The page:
• Give a Gift
  • Customer Service
  • Promotions
  • Videos
  • Blogs
  • Win
  • Games

November 4, 2011

Girls Gone Wild: London's Female Looters

Who were the young women who joined the chaotic riots in London, looting stores and igniting cars? You'd be surprised.

Share
Special Offer

In August, shocking images of the U.K. riots flashed around the world: a woman leaping from a burning building, a hooded mob looting H&M, a police car in flames. The riots, sparked by the police shooting of a London man during an arrest, raged for six days, spreading across London and into other cities around the country. The result: an estimated $160 million in destroyed property and lost business. Five people died, and 111 police officers were injured. But the real shocker? A large percentage of the looters were women.

Of the nearly 3,000 arrests made during the chaos, an estimated 10 percent were women — from two very different worlds. Some of the ladies were the last people you would expect to see looting stores for sneakers or snacks. The most prominent was Laura Johnson, the 19-year-old daughter of a millionaire and a student at the posh Exeter University. She was alleged to have been in a car that contained around $8,000 worth of looted electronics. She pleaded not guilty and was granted bail on the condition that she wear an electronic GPS tag on her ankle, ensuring that she sticks to a nightly curfew. In a similar story, Adrienne Ives watched the TV news in horror as she recognized her 18-year-old daughter, Chelsea, in the thick of the riots. The teenager, a celebrated track-and-field athlete, had been chosen to serve as an Olympic ambassador, to greet visitors as they arrive at the 2012 London games. She was charged with violent disorder, including throwing bricks at a police car. She was stripped of her ambassador role and could face jail time.

In the other camp were women who were neither academic highfliers nor pillars of the community. Take, for instance, 22-year-old Shereka Leigh, an unemployed mother of one, caught trying on sneakers amid the looting in popular retailer JD Sports. Recently evicted from her apartment, she fit the widely held belief that the looters were alienated young people from deprived inner-city neighborhoods. Ninety percent of the looters were neither working nor attending school, The Guardian reported. Many were reportedly in gangs.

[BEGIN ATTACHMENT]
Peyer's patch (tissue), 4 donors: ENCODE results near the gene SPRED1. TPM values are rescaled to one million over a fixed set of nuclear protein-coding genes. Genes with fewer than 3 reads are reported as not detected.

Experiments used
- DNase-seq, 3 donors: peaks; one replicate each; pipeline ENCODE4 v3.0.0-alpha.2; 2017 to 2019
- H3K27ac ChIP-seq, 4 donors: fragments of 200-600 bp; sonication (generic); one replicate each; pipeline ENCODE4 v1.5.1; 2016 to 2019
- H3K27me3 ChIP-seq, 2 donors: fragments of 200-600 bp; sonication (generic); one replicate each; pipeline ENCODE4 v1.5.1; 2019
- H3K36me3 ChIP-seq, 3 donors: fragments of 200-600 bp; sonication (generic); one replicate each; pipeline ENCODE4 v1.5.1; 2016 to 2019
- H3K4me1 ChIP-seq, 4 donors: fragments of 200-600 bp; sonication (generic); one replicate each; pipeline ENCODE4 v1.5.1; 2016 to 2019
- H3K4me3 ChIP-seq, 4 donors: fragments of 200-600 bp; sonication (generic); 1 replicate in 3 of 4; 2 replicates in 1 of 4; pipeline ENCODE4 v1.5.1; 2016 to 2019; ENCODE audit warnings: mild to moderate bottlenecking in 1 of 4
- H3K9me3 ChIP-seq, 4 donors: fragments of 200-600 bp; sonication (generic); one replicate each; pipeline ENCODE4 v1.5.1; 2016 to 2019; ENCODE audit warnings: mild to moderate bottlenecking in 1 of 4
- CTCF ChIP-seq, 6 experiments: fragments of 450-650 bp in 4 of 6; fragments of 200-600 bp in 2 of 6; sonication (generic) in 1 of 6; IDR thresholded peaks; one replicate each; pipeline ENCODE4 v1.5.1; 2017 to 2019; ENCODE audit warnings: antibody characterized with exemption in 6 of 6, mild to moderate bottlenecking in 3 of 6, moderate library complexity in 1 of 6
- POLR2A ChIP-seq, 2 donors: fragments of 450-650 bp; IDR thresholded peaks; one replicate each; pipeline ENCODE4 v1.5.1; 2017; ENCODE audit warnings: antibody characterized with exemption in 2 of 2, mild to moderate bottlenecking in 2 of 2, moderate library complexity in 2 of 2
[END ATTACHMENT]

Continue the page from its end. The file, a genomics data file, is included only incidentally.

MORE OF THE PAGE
A young woman named Charmain Humphreys, a youth worker at an East London charity called Immediate Theatre, explains that often, women get coerced into looting by their gangster boyfriends. "One girl was given no choice by her boyfriend. He said: 'You're my girlfriend — you have to go looting with me,'"says Humphreys. Young women regularly assist their gangland boyfriends in an array of robberies, she adds. For instance, a young woman will be enlisted to befriend a drug dealer who is "floss- ing," or showing off his money. The young woman will chat him up, find out where he lives, and then report that address back to the boyfriend, who then robs the dealer with his fellow gang members.

There are now an estimated 170 gangs operating in London, where police are famously unarmed. In 2009, to meet a rise in gun crime, London's specialist armed police unit, CO19, took the unprecedented step of carrying out foot patrols with submachine guns in crime hot spots like Tottenham, where the recent riots began. Perhaps as alarming as the rise in gun crime is the rise in girl crime.


Share
This Is A Developing Story
Connect with Marie Claire:
Advertisement
horoscopes
daily giveaway
Win a year’s supply of makeup products from Tarte and a year’s supply of hair products from Hamadi Organics!

Win a year’s supply of makeup products from Tarte and a year’s supply of hair products from Hamadi Organics!

enter now
You Know You Want More
More From World News on Women
The 6 Toughest Single Women in Film (PHOTOS)

Don't mess with these strong female leads.

Into Africa

Driven by equal parts passion and ambition, young Americans are taking a career path less traveled to Rwanda, turning life experience into a world of good, almost 20 years after the genocide.

My Mom And I Share The Same Husband

A mother and daughter having sex with the same man may sound hard to believe, but it's a necessity for women in one Bangladeshi tribe. Not that they're thrilled about it.

post a comment

Special Offer
Link Your Marie Claire Account to Facebook
Welcome!

Marie Claire already has an account with this email address. Link your account to use Facebook to sign in to Marie Claire. To insure we protect your account, please fill in your password below.

Forgot Password?

Thanks for Joining

Your information has been saved and an account has been created for you giving you full access to everything marieclaire.com and Hearst Digital Media Network have to offer. To change your username and/or password or complete your profile, click here.

Continue
Your accounts are now linked

You now have full access to everything Marie Claire and Hearst Digital Media Network have to offer. To change your settings or profile, click here.

Continue